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Open source data integration platform Airbyte has announced its first data lake integration, allowing users to replicate data from myriad sources to Amazon’s Simple Storage Service (S3). The San Francisco-based startup said it plans to soon support data lakes from “other cloud providers” — including Databricks’ open source Delta Lake.
Businesses of all sizes have an abundance of data spread across tools such as CRM, marketing, customer support, and product analytics. While accessing the data isn’t the problem, deriving meaningful insights from data stored in different locations and formats is — so businesses have to combine it in a centralized location and transform it into a common format that makes it easier to analyze.
From ETL to ELT
A typical process for achieving this is what’s known as “extract, transform, load” (ETL), which involves transforming the data before it arrives in a central data warehouse. This made more sense with expensive on-premises storage, even though the transformation process could be painfully slow and the user would often have to re-extract the data if their needs changed. The modern alternative — “extract, load, transform” (ELT) — allows companies to transform the raw data on-demand when it’s already in the warehouse. This has been enabled through the lower costs attributed to modern cloud-based storage and computation platforms such as Databricks, Snowflake, Google’s BigQuery, and Amazon’s Redshift.
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Airbyte is chiefly concerned with the “EL” part of ELT, though it also supports the transformation phase through integrations with third-party tools such as dbt. The company recently launched its Connector Development Kit (CDK) to enable businesses to create their own custom data source connectors, but it also offers dozens of prebuilt connectors. This makes it easier for companies to create data pipelines and transport their data from sources such as CRMs (e.g. Salesforce), databases (e.g. MySQL, PostreSQL), and analytics (e.g. Amplitude) to destinations including databases (e.g. BigQuery), data warehouses (e.g. Snowflake) and — now — data lakes.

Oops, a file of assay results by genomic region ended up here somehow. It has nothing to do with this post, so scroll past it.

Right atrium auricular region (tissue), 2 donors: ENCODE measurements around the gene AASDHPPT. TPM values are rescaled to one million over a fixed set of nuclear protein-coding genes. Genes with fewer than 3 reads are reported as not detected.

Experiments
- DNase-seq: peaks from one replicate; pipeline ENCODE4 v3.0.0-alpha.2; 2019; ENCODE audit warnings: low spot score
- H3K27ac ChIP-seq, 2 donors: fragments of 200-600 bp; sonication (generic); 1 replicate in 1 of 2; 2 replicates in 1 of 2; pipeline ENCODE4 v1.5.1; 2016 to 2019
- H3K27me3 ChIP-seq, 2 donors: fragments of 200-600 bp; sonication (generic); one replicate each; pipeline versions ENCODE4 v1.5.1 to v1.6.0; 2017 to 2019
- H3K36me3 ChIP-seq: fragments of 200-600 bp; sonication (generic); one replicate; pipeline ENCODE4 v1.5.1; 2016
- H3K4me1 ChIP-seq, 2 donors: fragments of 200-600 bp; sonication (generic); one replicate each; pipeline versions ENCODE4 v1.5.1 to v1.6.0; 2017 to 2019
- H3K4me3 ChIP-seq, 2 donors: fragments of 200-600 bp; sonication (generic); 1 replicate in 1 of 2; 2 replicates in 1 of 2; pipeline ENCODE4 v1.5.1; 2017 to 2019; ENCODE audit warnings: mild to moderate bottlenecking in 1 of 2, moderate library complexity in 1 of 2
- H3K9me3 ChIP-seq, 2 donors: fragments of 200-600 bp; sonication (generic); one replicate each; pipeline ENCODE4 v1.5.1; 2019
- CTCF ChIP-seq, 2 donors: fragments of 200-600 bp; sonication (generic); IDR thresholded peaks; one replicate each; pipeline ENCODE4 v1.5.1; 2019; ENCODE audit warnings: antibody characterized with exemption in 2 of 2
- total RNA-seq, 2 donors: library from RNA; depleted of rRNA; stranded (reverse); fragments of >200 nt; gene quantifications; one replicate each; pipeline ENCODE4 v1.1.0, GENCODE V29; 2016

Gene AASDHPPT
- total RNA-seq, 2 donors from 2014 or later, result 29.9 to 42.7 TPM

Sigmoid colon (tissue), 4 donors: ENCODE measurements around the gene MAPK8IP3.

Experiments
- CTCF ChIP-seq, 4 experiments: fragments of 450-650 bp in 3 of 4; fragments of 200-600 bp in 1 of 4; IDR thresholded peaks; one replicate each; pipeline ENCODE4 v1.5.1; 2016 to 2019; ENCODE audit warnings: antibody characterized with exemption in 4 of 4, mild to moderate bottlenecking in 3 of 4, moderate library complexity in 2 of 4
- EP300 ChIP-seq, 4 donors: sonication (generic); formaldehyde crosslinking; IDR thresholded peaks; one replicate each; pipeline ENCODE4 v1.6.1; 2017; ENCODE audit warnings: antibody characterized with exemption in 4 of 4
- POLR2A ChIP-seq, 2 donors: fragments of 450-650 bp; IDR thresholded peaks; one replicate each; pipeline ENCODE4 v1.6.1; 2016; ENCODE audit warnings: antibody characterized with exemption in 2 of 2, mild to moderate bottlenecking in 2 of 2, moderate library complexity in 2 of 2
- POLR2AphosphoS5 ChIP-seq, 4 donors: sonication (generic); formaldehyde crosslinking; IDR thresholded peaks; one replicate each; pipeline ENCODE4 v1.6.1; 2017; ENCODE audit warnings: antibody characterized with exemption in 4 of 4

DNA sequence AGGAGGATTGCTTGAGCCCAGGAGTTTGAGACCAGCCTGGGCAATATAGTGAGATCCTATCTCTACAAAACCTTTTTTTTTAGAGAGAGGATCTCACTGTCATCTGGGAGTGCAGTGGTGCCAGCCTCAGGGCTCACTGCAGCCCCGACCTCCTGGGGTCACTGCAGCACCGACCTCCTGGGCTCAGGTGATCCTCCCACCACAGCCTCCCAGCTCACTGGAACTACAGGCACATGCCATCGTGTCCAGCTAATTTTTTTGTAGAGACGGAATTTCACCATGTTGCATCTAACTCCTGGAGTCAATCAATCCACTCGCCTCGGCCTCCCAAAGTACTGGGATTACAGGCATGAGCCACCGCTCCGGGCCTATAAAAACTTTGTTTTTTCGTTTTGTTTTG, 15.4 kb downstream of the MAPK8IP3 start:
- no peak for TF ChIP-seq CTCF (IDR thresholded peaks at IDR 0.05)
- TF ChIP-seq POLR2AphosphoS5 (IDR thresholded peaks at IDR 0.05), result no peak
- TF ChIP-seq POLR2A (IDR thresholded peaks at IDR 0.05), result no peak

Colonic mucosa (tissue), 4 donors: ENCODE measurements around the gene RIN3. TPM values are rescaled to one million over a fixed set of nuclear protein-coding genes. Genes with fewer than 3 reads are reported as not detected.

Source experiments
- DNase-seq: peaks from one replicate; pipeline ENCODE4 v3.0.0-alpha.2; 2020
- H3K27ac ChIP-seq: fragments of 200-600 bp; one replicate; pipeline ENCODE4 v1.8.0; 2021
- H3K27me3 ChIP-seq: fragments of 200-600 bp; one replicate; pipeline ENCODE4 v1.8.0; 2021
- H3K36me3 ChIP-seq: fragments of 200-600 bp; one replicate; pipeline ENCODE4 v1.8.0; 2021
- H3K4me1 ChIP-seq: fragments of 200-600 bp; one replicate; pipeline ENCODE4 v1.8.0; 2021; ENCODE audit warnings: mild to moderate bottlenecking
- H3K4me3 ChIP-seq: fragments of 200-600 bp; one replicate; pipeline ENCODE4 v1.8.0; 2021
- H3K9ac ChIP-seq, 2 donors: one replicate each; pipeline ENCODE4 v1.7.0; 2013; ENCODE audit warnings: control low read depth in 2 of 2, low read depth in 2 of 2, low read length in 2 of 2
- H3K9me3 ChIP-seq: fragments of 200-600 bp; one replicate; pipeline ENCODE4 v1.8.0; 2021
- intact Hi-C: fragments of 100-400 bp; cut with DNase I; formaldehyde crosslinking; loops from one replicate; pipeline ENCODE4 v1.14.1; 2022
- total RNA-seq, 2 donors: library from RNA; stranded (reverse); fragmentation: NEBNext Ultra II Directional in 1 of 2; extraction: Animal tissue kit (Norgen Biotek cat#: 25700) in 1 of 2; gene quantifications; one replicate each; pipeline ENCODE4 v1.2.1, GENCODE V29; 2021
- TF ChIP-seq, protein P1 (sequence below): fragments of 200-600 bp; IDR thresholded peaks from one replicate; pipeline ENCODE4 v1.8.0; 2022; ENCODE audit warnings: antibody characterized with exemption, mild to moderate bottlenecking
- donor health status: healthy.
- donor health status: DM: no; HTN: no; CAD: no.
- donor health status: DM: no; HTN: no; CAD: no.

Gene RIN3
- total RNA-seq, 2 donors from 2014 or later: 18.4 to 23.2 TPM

Data lakes and date warehouses serve very distinct purposes — the former house raw, unstructured data, which is more flexible but storage-intensive, while the latter is all about structured data that has already been processed and filtered for specific use cases, as determined by the company. Airbyte’s decision to support S3 makes sense, given that it needs to open itself to as many potential data integration scenarios as possible.
Open for business
Open source data integration tools have been big news of late. Last week GitLab announced it was spinning out its open source ELT (extract, load, transform) platform Meltano as a standalone business, a project that aims to achieve something similar to Airbyte. Moreover, as an independent business, Meltano has managed to attract some big-name investors, including Alphabet’s GV and WordPress founder Matt Mullenweg. Elsewhere, Dbt Labs (formerly Fishtown Analytics) last week raised $150 million at a $1.5 billion valuation to build out its open source dbt data transformation tool, which Meltano and Airbyte leverage in their respective products.
Airbyte, for its part, has raised north of $31 million in the past few months, beginning with a $5.2 million seed raise in March and followed by a $26 million series A round less than three months later. It seems the open source data ETL industry is heating up.
For now, Airbyte’s core product is the free and MIT-licensed community edition, though it eventually plans to go commercial through a hosted cloud incarnation, with an additional enterprise-grade offering in the works.
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